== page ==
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ROME, ITALY — Diagnosing a psychogenic movement disorder is among the biggest challenges confronting the movement disorder neurologist. The pattern, intensity, and even pain can match those of organic disorders, and the patient may wander from specialist to specialist for years before receiving the correct diagnosis. Exacerbating the difficulty is that, despite real suffering, the patient almost invariably resists the diagnosis and proper treatment.

The difficulties of establishing a psychogenic diagnosis, and important tips and caveats in doing so, were highlighted in a video seminar here at this year's Congress of Parkinson's Disease and Movement Disorders in June by two leading experts in psychogenic movement disorders, Anthony E. Lang, MD, and John Morris, MD. Dr. Lang is Director of the Movement Disorders Clinic at Toronto Western Hospital in Ontario, Canada, and Dr. Morris is Professor of Neurology at Westmead Hospital in Sydney, Australia.


Movement disorders of psychogenic origin make up about 3 percent of all disorders seen at movement disorder clinics, according to several studies. Tremor and myoclonus are the most common, followed by dystonia, which together account for over half of all psychogenic cases. Other disorders are less common.

Psychological distress underlies most psychogenic disorders, which are often somatoform disorders. Another possibility is malingering, and ongoing litigation is a red flag for the diagnosis of a psychogenic disorder.

They can be classified as “documented,” “clinically established,” “probable,” or “possible,” based on the degree of certainty of diagnosis, which in turn is based on clinical observation. A “possible” psychogenic disorder will show consistent movements that are compatible with a recognized movement disorder, but in the presence of obvious psychological distress.

A “probable” psychogenic disorder will show inconsistent or incongruent signs, or, if they are consistent, will be accompanied by other false neurological signs, or multiple somatisizations. Dr. Lang noted there is disagreement on this last point; for him, consistent signs even in the presence of false signs and multiple somatisizations relegates the disorder to the “possible” category.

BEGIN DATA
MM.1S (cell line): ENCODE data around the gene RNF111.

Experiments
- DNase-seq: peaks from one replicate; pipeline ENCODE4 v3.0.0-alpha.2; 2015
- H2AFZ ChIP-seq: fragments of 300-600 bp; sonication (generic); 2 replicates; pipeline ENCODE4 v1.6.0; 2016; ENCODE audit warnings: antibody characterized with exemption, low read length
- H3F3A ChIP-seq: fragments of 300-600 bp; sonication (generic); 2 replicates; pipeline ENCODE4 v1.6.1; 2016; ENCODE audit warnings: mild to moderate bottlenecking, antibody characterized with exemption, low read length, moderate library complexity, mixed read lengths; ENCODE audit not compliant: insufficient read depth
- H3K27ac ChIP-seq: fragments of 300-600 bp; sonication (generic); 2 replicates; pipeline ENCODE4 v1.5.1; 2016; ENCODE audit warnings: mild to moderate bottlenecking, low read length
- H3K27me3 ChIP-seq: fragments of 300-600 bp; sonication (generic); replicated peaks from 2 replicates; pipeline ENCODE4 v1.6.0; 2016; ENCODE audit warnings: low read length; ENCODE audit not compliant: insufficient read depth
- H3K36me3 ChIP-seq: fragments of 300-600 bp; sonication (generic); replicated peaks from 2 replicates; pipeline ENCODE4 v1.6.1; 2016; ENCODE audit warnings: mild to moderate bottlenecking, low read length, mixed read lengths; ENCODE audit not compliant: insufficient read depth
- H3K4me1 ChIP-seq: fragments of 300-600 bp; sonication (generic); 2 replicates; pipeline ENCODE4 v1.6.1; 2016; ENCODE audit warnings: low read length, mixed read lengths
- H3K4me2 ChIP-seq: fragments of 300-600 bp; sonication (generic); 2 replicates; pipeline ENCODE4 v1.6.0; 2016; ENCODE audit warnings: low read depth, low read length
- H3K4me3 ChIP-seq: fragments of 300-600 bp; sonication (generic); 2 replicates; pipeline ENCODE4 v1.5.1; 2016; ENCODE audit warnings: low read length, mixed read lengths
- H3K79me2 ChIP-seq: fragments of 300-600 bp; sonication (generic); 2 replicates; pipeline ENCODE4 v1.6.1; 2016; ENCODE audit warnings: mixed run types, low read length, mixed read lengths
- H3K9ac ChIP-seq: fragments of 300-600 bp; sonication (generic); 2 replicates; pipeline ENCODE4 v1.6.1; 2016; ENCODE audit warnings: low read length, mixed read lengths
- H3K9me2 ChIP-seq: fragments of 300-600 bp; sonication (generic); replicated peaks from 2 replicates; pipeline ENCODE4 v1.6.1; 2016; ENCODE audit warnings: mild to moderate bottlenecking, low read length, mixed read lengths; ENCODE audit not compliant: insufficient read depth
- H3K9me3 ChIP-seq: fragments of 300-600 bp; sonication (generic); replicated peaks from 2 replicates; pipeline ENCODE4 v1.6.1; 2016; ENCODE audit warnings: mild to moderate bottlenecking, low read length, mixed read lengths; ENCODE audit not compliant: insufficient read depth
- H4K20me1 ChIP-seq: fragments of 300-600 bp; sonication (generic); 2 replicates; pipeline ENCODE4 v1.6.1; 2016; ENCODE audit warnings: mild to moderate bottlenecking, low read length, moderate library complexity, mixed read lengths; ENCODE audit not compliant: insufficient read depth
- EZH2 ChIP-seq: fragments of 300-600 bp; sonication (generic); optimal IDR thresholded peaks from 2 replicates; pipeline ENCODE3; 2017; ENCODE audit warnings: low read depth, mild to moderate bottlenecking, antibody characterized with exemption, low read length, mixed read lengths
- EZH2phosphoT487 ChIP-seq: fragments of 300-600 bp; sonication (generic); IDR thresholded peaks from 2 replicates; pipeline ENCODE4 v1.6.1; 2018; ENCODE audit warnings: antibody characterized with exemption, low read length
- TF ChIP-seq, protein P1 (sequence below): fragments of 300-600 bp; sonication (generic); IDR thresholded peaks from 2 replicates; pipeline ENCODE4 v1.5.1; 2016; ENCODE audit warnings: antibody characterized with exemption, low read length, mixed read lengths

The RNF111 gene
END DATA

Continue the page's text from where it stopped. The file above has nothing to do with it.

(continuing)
In a “clinically established” psychogenic disorder the movements are inconsistent over time or incongruent with the “true” clinical condition, and there should also be other manifestations, including multiple somatisizations, “false neurological signs,” or obvious psychiatric disturbance. Finally, documentation requires reversal of the symptoms, which may occur with suggestion, physical therapy, psychotherapy, or placebo treatment. It may also occur when patients believe they are not being observed.


“The diagnosis of a psychogenic movement disorder cannot be made by a psychiatrist,” Dr. Lang stressed. “The diagnosis should only be made by a neurologist, preferably one with considerable experience in movement disorders,” he said. The diagnosis is also not one of exclusion, he added; there are characteristic features that argue for a non-organic diagnosis.

Numerous clues in the history can suggest a psychogenic origin: abrupt onset; onset triggered by only minor trauma, especially if litigation is in the picture; rapid progression to the peak of severity, followed by a static course; spontaneous remission; multiple prior investigations or hospitalizations (which may not be voluntarily disclosed); clear secondary gain; and, occasionally, employment in an allied health profession.

The clinical picture also provides vital clues, with incongruities and inconsistencies dominating the decision-making process. “Often the movements are mixed and bizarre,” said Dr. Lang, not congruent with clearly described organic disorders. They may be paroxysmal, and may be precipitated by suggestion or startle. Inconsistencies over time or context are also telling. The movement may occur only in specific situations, “although we have to be careful about these,” Dr. Lang said, in light of the well-known task-specific dystonias.

Distraction may be useful to determine if the movement can be lessened, “but again, caution is advised, because we know tics, for example, will go away when you distract the patient,” as will akathisia. Attention may intensify the psychogenic disorder, and its frequency may also be entrained – asking the patient to tap rapidly with an unaffected limb may cause the affected limb to begin moving at the same frequency.